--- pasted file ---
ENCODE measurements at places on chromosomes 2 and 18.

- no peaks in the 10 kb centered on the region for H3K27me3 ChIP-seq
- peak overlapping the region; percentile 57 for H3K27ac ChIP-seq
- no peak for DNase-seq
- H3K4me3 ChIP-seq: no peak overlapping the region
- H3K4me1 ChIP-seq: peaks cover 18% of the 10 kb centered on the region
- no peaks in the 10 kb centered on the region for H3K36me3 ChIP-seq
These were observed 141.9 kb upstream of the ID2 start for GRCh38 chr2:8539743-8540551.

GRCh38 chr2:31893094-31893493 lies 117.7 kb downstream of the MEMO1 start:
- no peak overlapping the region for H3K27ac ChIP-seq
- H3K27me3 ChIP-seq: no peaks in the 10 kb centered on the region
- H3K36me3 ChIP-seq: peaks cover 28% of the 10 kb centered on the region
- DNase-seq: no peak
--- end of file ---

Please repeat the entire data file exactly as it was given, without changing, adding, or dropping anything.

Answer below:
ENCODE measurements at places on chromosomes 2 and 18.

- no peaks in the 10 kb centered on the region for H3K27me3 ChIP-seq
- peak overlapping the region; percentile 57 for H3K27ac ChIP-seq
- no peak for DNase-seq
- H3K4me3 ChIP-seq: no peak overlapping the region
- H3K4me1 ChIP-seq: peaks cover 18% of the 10 kb centered on the region
- no peaks in the 10 kb centered on the region for H3K36me3 ChIP-seq
These were observed 141.9 kb upstream of the ID2 start for GRCh38 chr2:8539743-8540551.

GRCh38 chr2:31893094-31893493 lies 117.7 kb downstream of the MEMO1 start:
- no peak overlapping the region for H3K27ac ChIP-seq
- H3K27me3 ChIP-seq: no peaks in the 10 kb centered on the region
- H3K36me3 ChIP-seq: peaks cover 28% of the 10 kb centered on the region
- DNase-seq: no peak